The thorough professionalism and informed artistry demonstrated by the soloists and ripieno in all their various combinations throughout the evening were very impressive. The daring, the brashness that came to the fore all throughout this presentation of some of the most difficult works in the orchestral baroque repertoire left in this reviewer nothing but the greatest respect for these rarest of performers, an admiration and a local boy's pride for the beauty and wonder that the Oregon Bach Festival and the Portland Baroque Orchestra bring to the world.
Tuesday, June 30, 2009
Reed College’s Kaul Auditorium was full to capacity to hear them play two late Beethoven quartets, No. 12 in E-flat Major and No. 15 in A Minor, Op. 127 and 132 respectively. These deeply pensive works seemed somehow fitting for a farewell concert.
From the exclamatory opening chords of the No. 12 onward, the Guarnieri Quartet (violinists Arnold Steinhardt and John Dalley, violist Michael Tree and cellist Peter Wiley) displayed the masterful ensemble playing for which they are known. Their ability to generate a rich and complex depth of sound often gave the impression that there were more than four instruments on stage.
Certain moments stood out as particularly exceptional. In the Adagio, cellist Peter Wiley was able to bring a delectable, murmuring melodic motive up from the depths, retreat until it threatened to fall back into the dense harmonic texture and then suddenly bring it forward to make its presence felt once more. There were times his singing timbre made it sound as though a second viola had entered. During the Scherzando, the entire group played a galloping mezzo-staccato couplet theme in perfect unision, drawing the full melodic meaning from this difficult texture. The old joke that Beethoven was the greatest composer who couldn’t write a melody was put to lie; the challenge is to find and draw out that melody, and this group certainly did that whenever it was called for.
Opening the second half with the A Minor, the playing in parts of the first movement seemed a bit restrained, almost rote. This was soon remedied by the extreme, intentionally jarring dynamic contrasts of the Allegro ma non tanto. The middle of this five-movement work, the Molto adagio, was sublime and absolutely magnificent. The GQ interpreted the many different shades of this long, meandering segment with the utmost skill and dexterity. At times it felt forward looking, an almost Dvorăkian hymn to the splendorous, wide spaces of America. At other times it seemed as though Beethoven was quoting the main theme from Pachelbel’s Canon, and the GQ captured this sensitively, rendering a warm, woody intimacy that called to mind a chest of viols from a far earlier era. Their superb interpretation, their ability to intuit the spirit of the many different musics Beethoven seemed to be invoking was rapturous, and the auditorium felt breathless and transformed as the movement died away to a whisper. The Guarnieri Quartet plays at Reed College again tonight, featuring a concert of late Brahms, including the famous B-Minor Clarinet Quintet featuring Festival A.D. David Shifrin on clarinet.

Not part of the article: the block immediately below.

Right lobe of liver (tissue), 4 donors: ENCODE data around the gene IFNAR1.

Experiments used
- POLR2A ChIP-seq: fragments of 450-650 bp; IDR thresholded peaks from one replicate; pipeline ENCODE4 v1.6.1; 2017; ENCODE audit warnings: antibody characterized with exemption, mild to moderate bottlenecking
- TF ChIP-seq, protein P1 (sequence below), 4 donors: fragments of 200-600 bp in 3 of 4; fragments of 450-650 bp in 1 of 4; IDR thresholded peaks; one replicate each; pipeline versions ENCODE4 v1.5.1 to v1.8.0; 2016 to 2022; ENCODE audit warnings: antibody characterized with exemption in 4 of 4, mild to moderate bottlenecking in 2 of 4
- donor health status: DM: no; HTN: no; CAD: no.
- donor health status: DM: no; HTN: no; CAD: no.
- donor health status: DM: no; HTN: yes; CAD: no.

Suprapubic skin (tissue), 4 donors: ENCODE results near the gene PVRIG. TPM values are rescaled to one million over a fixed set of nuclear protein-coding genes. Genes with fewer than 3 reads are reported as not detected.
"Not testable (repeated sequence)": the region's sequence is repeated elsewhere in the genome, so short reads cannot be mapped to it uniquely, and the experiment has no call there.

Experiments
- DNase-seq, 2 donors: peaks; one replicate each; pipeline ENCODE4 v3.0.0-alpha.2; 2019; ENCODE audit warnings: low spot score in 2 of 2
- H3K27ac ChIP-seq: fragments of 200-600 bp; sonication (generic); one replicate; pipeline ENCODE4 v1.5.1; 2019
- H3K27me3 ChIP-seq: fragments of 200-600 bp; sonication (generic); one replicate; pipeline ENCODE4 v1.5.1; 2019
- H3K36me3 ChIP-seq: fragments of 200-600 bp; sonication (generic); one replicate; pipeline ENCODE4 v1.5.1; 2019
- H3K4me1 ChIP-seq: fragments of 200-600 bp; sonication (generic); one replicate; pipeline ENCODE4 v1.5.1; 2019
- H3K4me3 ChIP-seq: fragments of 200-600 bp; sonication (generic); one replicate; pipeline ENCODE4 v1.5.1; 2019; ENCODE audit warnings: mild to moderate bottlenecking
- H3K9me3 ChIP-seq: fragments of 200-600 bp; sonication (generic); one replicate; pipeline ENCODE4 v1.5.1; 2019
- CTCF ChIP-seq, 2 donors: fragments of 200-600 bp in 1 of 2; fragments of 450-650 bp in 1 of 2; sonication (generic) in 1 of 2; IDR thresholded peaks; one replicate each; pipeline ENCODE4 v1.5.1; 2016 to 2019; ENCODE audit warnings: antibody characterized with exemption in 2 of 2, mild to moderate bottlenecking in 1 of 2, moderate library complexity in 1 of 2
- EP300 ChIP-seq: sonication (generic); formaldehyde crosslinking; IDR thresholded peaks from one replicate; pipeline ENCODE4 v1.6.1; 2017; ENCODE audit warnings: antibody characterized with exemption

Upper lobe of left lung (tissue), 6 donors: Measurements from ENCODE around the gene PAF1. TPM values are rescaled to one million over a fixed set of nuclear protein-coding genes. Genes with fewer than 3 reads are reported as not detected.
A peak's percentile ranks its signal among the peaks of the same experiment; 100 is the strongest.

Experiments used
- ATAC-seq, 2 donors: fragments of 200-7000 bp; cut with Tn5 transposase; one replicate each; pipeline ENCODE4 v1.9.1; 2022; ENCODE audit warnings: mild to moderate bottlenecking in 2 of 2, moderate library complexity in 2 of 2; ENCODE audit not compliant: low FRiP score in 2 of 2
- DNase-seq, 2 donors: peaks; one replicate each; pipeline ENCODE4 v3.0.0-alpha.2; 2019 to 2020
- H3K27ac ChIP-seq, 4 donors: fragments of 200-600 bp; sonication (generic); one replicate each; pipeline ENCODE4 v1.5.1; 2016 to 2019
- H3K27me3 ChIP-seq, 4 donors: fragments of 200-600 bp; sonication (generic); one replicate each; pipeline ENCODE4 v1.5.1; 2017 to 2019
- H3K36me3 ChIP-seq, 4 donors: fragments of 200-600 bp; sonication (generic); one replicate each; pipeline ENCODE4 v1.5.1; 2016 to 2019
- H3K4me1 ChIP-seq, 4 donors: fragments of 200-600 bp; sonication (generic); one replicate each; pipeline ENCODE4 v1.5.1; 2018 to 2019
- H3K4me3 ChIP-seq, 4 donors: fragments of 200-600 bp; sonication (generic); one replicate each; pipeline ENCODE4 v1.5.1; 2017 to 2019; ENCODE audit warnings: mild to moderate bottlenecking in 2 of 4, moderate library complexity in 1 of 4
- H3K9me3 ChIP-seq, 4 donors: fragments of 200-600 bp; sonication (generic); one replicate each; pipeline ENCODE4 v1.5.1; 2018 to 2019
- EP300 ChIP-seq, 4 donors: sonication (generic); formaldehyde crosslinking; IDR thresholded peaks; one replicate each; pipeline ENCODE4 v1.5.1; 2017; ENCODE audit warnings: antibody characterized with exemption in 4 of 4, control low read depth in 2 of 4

Crossposted at NW Reverb.
Monday, June 22, 2009
I'm not familiar with Sarah and Tegan, the group they seem to get compared to in some of the other articles I've read about them. Just as well I guess; I didn't become hypnotically addicted to this music almost instantly just because they reminded me of someone else; it was lead singer Sherry Soto's fucking phenomenal vocals that hooked me in and wouldn't let go. The CD is short and over far too soon, but I guess this isn't much of a CD review anyway. I love every song on it simply because Sherry Soto is singing it. Check out the MySpace page linked above if you've any interest in hearing her amazing pipes.
The story of the biblical hero Samson proved fertile ground for Handel’s boundless imagination, and there are few as well-equipped to realize Handel’s vision in our day as Nicholas McGegan.
Thomas Cooley, singing the title role, delivers a mixed performance in this release. While technically never less than precise, some of the arias, especially on the first disc, come off as just that—technical. While such precision is admirable, if it is not accompanied by sympathetic emotional interpretation, it may come off as dry, a risk that runs particularly high when singing works from the Baroque. Alto Franziska Gottwald, in the important role of Micah, has a voice that is heavy and oft overbearing.
The great advantage to a work of this length is that even if some portions occasionally suffer for want of interpretation, there is so much to hear that it is worth listening to that the less satisfying segments do not detract from the overall enjoyability of the presentation. One Cooley aria in particular, ‘Thus when the sun,’ is truly exceptional, a breathless moment of reverie as Samson contemplates the fate he must now know awaits him, the punishment for his treachery coupled with the bittersweet redemption for failing his God. Cooley here displays a true emotional verité, encapsulated within yet never confined by the stylistic strictures of the baroque. Soprano Sophie Daneman as Dalila provides a welcome respite from the largely lower-range and dark-timbre voices featured in this oratorio; of particular delight is the rich, argumentative duet she sings with Samson, 'Traitor to Love!'
McGegan and the FOG are absolutely spectacular—in addition to the the flawless accompagnato skills they bring to the table, the sinfoniae that are scattered throughout exhibit crystalline perfection and could stand alone. The NDR Chor is as able and exact a baroque choir as one could want, and their English diction (for a non-native speaking choir) is superb. Early music lovers will find everything delightful about the baroque era in this three-hour epic masterpiece.
Cross-posted at NW Reverb.